Rays Tales: The stories behind Corey Dickerson's ascension

Tampa Bay Rays designated hitter Corey Dickerson (10) connects for a sac fly, scores Tampa Bay Rays first baseman Steve Pearce (28) in the fourth inning of the game between the Seattle Mariners and the Tampa Bay Rays at Tropicana Field in St. Petersburg, Fla. on Wednesday, June 15, 2016.
Tampa Bay Rays designated hitter Corey Dickerson (10) connects for a sac fly, scores Tampa Bay Rays first baseman Steve Pearce (28) in the fourth inning of the game between the Seattle Mariners and the Tampa Bay Rays at Tropicana Field in St. Petersburg, Fla. on Wednesday, June 15, 2016.
Published May 28, 2017

The 25 pounds DH/LF Corey Dickerson lost during the winter through diet and exercise are considered the primary reason for his ascension to one of the American League's most productive hitters, going into the weekend leading in hits, multihit games and total bases, and ranked in the top five in average, runs and extra-base hits. But there's more to Corey's story — most interestingly his use of a 2x4 in hitting drills — as in his second season with the Rays he also has emerged as a strong candidate for the AL All-Star team. Here is some of what's new and some of what got him here:

Laying down the wood

While reducing his overall number of pregame swings, Dickerson has returned to a drill he was first introduced to in 2011 at Class A ball by coach Lenn Sakata to reduce his leg kick — standing on a 2x4 piece of wood (which is on the ground the long way) while taking swings at a ball on a tee. With his heels hanging off the back, Dickerson forces himself to be better balanced as he swings, first with his feet still, then by striding. "I'm a firm believer in being really grounded," he said. "When I get off it, I feel really grounded and I'm back on my legs, and I feel like I'm where my swing needs to be." Hitting coach Chad Mottola sees the benefits, as do a couple of other Rays now trying it.

A little bit less of a bat man

Dickerson is loosening up his obsessive compulsion in taking care of his bats, including noting and cleaning foul ball scuff marks with rubbing alcohol and retaping the handles daily. "I'm definitely not as bad as I used to be, not as meticulous," Dickerson said, noting some days he will even hit with no tape on the handles. Also, he's sticking with the same models more often rather than frequently changing, currently favoring a Marucci DD10 (named for his son, Davis) that is 34 inches long, 31½ ounces and flat gray with a shiny black handle.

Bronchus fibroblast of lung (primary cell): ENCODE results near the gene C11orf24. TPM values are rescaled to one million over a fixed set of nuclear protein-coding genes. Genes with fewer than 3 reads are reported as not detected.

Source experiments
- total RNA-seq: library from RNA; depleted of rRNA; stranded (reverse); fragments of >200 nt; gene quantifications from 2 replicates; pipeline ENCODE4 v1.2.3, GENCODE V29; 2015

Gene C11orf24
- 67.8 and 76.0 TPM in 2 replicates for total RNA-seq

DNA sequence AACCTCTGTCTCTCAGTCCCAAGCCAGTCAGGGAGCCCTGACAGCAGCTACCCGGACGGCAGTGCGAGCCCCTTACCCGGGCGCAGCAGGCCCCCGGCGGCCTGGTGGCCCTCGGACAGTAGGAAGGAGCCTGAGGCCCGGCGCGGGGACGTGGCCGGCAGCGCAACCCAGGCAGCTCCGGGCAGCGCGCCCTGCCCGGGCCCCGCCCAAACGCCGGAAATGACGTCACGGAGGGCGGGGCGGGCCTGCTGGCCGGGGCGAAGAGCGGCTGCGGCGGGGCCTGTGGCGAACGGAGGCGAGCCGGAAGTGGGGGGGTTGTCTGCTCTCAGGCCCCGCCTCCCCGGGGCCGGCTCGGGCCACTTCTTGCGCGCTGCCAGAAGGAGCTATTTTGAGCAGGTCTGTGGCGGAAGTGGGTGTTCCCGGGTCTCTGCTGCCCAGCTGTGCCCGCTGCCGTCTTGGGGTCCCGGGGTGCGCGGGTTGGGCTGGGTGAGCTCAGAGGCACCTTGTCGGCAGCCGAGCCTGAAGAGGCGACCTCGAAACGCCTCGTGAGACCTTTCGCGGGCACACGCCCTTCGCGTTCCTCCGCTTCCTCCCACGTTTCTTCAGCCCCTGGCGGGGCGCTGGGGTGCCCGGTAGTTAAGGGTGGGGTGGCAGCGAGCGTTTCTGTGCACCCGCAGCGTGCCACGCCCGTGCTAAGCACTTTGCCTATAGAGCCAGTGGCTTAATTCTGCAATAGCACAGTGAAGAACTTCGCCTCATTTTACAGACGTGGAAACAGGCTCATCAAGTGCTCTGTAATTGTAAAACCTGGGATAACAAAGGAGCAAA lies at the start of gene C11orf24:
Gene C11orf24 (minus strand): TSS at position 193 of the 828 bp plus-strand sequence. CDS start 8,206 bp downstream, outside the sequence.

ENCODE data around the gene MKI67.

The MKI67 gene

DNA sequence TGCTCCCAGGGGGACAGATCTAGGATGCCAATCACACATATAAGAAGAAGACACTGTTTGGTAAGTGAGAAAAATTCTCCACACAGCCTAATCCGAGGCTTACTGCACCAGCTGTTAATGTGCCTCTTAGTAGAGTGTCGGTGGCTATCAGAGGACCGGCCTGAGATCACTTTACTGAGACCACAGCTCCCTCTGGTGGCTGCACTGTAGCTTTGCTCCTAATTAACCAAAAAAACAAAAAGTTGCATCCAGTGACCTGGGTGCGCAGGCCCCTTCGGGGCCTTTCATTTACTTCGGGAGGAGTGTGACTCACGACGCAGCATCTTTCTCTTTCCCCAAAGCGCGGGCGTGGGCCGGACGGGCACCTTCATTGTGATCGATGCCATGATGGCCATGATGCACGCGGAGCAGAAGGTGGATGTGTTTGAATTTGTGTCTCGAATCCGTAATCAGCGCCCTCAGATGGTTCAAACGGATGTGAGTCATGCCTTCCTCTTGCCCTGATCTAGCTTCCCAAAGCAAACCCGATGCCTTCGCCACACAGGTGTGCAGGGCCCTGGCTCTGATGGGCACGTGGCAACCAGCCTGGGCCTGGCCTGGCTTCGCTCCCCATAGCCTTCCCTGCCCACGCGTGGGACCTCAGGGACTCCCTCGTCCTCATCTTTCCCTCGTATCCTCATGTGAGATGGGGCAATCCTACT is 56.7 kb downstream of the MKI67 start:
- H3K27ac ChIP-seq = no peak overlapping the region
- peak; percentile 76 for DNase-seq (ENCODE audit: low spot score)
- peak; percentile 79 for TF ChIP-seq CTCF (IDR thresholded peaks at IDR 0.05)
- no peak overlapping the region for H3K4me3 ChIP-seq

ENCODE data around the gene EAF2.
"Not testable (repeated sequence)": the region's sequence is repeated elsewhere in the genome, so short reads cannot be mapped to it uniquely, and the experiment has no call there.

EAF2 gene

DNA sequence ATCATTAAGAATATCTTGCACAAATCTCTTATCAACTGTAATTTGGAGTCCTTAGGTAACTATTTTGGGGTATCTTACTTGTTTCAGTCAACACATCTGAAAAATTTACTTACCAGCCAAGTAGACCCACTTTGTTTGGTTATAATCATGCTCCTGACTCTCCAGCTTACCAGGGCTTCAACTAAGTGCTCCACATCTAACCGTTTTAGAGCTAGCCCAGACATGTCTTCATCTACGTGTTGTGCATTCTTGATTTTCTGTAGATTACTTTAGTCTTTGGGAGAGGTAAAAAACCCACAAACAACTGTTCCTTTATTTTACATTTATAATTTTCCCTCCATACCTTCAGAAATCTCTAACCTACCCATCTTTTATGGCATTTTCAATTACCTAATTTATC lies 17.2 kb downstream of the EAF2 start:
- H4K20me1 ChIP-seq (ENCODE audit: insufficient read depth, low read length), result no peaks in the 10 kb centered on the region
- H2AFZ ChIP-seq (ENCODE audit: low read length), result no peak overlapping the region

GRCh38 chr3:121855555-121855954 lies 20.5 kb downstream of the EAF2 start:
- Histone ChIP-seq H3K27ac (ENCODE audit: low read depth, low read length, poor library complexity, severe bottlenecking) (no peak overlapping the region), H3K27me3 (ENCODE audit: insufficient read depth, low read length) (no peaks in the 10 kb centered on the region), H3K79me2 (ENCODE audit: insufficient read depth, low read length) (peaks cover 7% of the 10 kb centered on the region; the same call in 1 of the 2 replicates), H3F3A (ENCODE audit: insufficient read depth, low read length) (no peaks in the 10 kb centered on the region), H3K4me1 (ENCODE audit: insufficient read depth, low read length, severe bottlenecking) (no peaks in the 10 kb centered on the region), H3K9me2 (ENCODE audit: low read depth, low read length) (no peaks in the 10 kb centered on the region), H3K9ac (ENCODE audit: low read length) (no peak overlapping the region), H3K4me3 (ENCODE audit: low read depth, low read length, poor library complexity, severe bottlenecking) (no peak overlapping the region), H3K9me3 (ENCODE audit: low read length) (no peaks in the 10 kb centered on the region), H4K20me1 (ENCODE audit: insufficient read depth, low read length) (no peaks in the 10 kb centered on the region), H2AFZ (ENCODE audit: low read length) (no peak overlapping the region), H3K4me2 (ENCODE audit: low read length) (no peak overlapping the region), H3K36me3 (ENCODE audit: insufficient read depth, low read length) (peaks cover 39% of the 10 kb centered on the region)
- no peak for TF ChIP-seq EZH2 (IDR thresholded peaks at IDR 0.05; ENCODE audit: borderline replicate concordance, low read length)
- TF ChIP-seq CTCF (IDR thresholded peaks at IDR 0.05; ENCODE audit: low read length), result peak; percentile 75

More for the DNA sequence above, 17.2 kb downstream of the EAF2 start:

Consistent consistency

Dickerson said the biggest reason for the more consistent production is more consistent preparation. "The consistency of what I'm doing is better than it's ever been," he said. "The consistency of my routine, and the way I go up to the plate and handle when I don't have success — I continue to be who I am and I know the way I'm doing the process and what I'm doing throughout the day is what's helping my result. And sticking to it, I think that's been the biggest thing, trusting that." Even on a bad day, Dickerson is satisfied knowing he put in the same work and the same time, arriving 1-1:30 p.m. for a 7:10 game, getting busy around 2, starting his cage routine at 3:50 then going onto the field for batting practice.

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Leading man

Dickerson seemed like an unorthodox choice when the Rays — absent an obvious option — slotted him at leadoff vs. right-handed starters, but he has taken to the role and prospered. Dickerson had past experience in the minors and Colorado and said he doesn't consider it a big adjustment: "It's an opportunity to get up there to hit a few more times maybe in a game. I think I can hit in any spot."

Big swingin'

Dickerson has hit four of the Rays' longest homers of the season, per ESPN's Home Run Tracker:

1. 453 feet, May 16 at Cleveland

2. 447 feet, May 20 vs. Yankees

3. 445 feet, April 21 vs. Astros

5. 437 feet, April 16 at Boston

(Logan Morrison had No. 4 at 444, May 10 vs. Royals)

An impressive perspective